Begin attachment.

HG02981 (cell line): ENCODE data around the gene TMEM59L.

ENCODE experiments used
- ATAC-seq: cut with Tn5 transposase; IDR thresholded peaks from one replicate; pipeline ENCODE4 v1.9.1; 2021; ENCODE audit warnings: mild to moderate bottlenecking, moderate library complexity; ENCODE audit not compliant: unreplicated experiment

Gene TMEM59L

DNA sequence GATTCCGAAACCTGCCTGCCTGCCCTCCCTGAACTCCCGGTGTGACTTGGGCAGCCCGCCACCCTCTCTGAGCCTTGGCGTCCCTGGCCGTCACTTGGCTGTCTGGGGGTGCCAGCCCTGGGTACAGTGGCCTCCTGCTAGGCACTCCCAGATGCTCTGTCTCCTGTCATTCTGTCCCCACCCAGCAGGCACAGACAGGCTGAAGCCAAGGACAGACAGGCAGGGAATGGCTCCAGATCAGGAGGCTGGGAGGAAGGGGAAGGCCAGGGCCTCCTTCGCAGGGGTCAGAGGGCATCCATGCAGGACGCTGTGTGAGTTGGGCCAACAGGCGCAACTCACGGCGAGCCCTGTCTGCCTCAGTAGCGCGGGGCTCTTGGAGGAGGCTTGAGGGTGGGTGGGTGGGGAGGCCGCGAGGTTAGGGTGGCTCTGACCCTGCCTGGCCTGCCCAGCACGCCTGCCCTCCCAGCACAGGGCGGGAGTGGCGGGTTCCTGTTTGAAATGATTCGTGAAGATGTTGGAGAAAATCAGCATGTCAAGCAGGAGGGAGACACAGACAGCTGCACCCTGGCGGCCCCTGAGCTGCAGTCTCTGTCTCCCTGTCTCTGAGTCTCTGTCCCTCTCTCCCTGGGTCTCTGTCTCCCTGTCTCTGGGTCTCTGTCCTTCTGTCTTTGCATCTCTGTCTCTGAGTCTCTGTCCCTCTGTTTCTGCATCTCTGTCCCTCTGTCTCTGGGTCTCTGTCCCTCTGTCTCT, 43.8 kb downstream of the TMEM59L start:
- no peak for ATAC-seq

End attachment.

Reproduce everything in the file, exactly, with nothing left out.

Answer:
HG02981 (cell line): ENCODE data around the gene TMEM59L.

ENCODE experiments used
- ATAC-seq: cut with Tn5 transposase; IDR thresholded peaks from one replicate; pipeline ENCODE4 v1.9.1; 2021; ENCODE audit warnings: mild to moderate bottlenecking, moderate library complexity; ENCODE audit not compliant: unreplicated experiment

Gene TMEM59L

DNA sequence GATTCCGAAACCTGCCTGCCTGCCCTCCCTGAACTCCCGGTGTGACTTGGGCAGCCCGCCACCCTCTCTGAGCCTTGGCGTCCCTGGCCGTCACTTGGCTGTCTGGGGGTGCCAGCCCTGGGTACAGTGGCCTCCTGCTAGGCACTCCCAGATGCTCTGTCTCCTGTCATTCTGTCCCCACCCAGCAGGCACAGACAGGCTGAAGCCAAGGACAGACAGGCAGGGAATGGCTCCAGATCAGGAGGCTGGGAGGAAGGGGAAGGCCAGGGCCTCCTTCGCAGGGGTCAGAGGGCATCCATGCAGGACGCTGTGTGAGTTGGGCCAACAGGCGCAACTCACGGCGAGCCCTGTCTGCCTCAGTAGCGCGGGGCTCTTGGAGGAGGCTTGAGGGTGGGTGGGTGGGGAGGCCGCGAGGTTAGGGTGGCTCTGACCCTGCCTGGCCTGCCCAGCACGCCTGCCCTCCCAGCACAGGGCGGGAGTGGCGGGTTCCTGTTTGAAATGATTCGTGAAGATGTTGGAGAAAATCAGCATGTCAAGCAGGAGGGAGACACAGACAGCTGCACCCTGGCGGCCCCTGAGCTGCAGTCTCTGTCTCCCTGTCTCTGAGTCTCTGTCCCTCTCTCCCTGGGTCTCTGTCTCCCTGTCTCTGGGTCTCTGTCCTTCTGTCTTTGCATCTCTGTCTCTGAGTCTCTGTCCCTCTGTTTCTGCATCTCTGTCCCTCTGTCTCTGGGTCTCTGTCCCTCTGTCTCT, 43.8 kb downstream of the TMEM59L start:
- no peak for ATAC-seq